Draft legislation comes in response to Paris terror attacks.
The French government wants to widen police powers significantly to facilitate vehicle searches and nighttime raids while easing restrictions on the firing of weapons, according to a draft bill seen by Le Monde.
The draft, sent to the Supreme Court for review in December, laid out plans to “perennially strengthen the tools and resources at the disposal of administrative and judicial authorities, outside the temporary legal framework implemented under the state of emergency,” according to Le Monde.
Under the state of emergency put into place following the November 13 terrorist attacks in Paris, police have made extensive use of their powers. More than 3,000 raids have been conducted on homes, places of business and mosques suspected of links to terrorism, while hundreds of people have been placed under house arrest.
If passed, the bill would make many of those exceptional powers, which are due to expire on February 26, permanent. These include looser restrictions on searching and detaining suspected terrorists, including minors; the ability to carry out nighttime raids; and looser constraints on firing weapons.
The new bill is likely to stoke a debate about respect for civil liberties in France under the state of emergency.
President François Hollande has faced sharp criticism from both left- and right-wing opponents over his decision to maintain plans to strip French citizenship from convicted terrorists with dual nationality.
From the left, the Socialist president is accused of perverting the constitution’s principle of strict equality before the law, while right-wing critics say that the measure — largely symbolic, by the admission of Prime Minister Manuel Valls himself — is a political maneuver aimed at cornering the far-right.
Marine Le Pen, leader of the far-right National Front, has protested that Hollande stole the idea for nationality stripping from her program.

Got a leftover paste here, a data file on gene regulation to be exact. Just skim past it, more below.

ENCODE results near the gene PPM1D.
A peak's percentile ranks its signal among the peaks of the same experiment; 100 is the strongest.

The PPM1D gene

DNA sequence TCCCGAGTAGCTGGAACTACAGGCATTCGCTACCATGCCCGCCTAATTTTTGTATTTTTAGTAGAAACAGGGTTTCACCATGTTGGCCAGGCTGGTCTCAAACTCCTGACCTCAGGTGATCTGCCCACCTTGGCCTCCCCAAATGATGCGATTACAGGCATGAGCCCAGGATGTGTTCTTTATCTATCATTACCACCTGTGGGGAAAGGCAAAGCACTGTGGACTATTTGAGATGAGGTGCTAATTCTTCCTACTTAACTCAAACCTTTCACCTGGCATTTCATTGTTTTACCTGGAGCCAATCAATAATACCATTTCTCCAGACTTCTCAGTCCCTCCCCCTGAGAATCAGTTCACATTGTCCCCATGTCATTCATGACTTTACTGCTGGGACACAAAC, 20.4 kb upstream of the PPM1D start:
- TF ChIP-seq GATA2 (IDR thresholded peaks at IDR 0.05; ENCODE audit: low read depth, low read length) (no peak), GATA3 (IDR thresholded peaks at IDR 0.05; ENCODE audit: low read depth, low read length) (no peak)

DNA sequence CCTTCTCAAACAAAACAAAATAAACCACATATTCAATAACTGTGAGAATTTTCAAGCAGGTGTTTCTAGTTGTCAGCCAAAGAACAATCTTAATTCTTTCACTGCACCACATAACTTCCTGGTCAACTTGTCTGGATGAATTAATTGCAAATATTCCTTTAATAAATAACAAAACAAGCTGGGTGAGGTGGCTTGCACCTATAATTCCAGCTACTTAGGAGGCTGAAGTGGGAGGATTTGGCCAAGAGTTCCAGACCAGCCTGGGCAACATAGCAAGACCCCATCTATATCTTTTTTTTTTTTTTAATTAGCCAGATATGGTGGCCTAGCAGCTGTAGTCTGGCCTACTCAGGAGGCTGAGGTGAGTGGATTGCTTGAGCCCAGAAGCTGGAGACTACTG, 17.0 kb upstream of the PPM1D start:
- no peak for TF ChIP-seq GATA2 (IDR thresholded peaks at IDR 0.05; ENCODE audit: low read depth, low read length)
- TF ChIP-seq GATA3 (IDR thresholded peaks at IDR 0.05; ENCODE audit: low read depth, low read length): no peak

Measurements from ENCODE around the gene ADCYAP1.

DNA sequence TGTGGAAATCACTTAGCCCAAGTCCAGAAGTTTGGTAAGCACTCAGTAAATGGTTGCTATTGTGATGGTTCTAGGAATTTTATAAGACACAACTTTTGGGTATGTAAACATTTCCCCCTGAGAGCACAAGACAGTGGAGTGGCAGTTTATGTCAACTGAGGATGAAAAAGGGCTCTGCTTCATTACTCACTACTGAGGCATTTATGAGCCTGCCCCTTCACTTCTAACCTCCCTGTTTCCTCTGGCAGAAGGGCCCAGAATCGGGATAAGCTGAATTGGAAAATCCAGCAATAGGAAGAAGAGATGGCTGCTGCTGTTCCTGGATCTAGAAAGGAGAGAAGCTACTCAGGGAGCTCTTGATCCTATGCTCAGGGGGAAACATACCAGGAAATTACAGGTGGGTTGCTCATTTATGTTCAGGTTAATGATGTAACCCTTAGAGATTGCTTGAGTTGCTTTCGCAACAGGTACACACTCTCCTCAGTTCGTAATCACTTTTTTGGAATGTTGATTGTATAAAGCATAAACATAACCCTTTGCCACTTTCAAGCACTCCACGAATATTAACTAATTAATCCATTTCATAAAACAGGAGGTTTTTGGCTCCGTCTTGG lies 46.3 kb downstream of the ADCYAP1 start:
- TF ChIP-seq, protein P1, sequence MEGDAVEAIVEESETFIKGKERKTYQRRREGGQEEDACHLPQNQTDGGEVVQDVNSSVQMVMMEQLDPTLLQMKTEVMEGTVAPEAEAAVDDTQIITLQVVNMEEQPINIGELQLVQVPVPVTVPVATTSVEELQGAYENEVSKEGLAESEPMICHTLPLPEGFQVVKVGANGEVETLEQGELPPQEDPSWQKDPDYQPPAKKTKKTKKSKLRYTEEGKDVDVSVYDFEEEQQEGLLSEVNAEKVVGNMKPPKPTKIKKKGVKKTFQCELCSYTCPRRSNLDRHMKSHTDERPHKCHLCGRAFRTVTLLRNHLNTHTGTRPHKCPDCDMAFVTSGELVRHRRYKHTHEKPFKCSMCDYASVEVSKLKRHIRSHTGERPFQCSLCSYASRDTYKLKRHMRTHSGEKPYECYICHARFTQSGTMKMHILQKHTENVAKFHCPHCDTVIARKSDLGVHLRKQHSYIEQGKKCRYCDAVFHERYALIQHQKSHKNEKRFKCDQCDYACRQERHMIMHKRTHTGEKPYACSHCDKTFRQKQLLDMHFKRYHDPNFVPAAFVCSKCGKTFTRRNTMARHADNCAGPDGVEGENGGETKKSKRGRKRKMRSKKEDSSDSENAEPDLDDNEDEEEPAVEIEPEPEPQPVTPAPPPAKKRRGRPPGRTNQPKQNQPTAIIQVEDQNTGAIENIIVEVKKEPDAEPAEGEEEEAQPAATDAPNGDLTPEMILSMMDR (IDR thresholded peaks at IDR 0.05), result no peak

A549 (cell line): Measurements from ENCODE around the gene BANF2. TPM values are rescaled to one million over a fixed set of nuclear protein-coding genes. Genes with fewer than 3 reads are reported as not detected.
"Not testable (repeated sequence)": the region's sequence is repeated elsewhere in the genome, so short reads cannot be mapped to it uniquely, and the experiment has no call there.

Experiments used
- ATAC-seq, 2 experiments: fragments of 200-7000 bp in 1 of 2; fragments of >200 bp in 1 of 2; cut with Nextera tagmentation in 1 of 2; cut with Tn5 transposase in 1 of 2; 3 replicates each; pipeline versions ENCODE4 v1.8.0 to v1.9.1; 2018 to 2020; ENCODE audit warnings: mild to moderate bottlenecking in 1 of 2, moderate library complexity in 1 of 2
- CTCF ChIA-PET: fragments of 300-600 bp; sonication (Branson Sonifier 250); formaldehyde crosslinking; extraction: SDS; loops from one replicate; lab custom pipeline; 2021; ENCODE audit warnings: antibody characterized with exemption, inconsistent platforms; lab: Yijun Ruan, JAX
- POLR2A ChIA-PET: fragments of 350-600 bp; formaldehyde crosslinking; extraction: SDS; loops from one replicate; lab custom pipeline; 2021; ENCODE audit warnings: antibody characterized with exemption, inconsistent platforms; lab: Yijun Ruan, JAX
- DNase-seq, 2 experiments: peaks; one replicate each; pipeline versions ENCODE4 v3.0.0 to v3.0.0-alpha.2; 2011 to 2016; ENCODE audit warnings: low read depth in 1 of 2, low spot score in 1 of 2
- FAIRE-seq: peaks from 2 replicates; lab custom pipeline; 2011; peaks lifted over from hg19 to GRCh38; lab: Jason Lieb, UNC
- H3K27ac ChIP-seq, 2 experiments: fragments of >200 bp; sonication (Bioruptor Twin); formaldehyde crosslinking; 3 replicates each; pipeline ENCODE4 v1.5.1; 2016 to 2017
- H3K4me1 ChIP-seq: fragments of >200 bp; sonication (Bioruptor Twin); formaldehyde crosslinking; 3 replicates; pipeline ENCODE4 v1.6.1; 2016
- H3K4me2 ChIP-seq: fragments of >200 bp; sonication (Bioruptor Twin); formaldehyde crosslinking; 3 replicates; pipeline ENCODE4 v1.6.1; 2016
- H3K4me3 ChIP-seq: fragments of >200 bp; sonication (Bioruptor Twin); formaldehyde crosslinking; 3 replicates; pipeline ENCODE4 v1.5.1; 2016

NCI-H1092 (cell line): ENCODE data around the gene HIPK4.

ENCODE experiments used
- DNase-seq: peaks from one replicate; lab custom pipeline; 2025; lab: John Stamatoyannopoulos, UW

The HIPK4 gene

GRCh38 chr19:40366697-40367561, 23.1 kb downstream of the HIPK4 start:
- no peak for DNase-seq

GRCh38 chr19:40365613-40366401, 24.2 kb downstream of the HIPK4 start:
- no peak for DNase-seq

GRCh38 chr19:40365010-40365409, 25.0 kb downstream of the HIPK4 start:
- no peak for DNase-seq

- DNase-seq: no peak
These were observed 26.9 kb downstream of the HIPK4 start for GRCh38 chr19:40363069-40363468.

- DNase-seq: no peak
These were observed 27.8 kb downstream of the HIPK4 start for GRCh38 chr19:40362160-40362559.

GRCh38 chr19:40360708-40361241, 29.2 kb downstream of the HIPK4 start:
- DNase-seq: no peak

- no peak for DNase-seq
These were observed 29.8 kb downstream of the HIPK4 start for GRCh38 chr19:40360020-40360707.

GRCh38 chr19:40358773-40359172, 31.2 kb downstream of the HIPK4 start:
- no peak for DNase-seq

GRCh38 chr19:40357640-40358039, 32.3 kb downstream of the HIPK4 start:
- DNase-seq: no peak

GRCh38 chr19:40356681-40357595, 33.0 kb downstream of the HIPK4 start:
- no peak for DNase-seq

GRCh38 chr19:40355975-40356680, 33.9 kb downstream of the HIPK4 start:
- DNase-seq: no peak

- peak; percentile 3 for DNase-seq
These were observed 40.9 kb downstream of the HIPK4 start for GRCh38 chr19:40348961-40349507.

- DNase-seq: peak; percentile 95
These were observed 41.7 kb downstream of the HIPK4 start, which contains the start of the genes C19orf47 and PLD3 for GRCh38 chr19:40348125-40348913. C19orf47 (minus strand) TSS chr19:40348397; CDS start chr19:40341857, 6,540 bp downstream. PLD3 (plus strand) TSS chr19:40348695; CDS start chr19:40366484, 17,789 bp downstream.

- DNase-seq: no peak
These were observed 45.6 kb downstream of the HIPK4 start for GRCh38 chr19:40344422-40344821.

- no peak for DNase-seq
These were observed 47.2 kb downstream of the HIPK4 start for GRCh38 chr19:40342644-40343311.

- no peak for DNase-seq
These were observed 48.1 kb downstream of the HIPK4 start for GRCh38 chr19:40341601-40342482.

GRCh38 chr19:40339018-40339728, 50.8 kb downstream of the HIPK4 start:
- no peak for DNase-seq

In reality, the measure has a long historical precedent: First used in 1848, it punished slave traders who ignored the decree abolishing the practice. It came back again after World War I, targeting French people born in enemy countries; then it reappeared again, massively and ignominiously, under the Vichy regime, which used it against thousands of opponents.
Meanwhile Le Pen, who failed to win a single region in local elections last December, is left with little to say on domestic security, beyond habitual calls to close France’s borders.
The far-right chief faces an uphill struggle to widen her appeal ahead of presidential elections in 2017. Despite her party’s popularity, Le Pen has struggled to seduce middle-class and wealthy voters who typically side with Nicolas Sarkozy’s center-right Les Républicains party, and who balk at her suggestion of withdrawing from the eurozone.
Rules for shooting
French police currently have strong restrictions on the use of force, while “Gendarmes” enjoy more leeway. National and municipal police may use their weapons only for reasons of “legitimate defense” of themselves or another person, and lethal force can only be used to protect a person, not a property.
The new bill includes somewhat less restrictive language. While use of force would be allowed if “absolutely necessary,” the draft bill cited by Le Monde says it would also be permitted to “subdue” someone who aimed to commit one or more homicides, or if there was a “serious reason” to believe that a succession of crimes was being committed.
Also, when carrying out raids, police would no longer have to wait until 6 a.m. to enter a suspect’s dwelling. In terrorism cases, raids could be conducted during a preliminary investigation — a first stage of evidence-gathering that can, but does not always, lead to an indictment.
“A risk to life or physical integrity” would be enough to justify a night raid under the new bill, Le Monde reported.
Police would also be free to search the bags and vehicles, and check IDs, of anyone suspected of terrorist activity — simply at the request of a prefect, versus that of an investigating magistrate, as is currently the case.
Furthermore, the bill would allow suspects in terrorism cases to be held without the presence of a lawyer.
Finally, house arrests and administrative controls for people returning from Iraq or Syria could also be justified under the bill if a returnee is suspected of having visited terrorist groups abroad.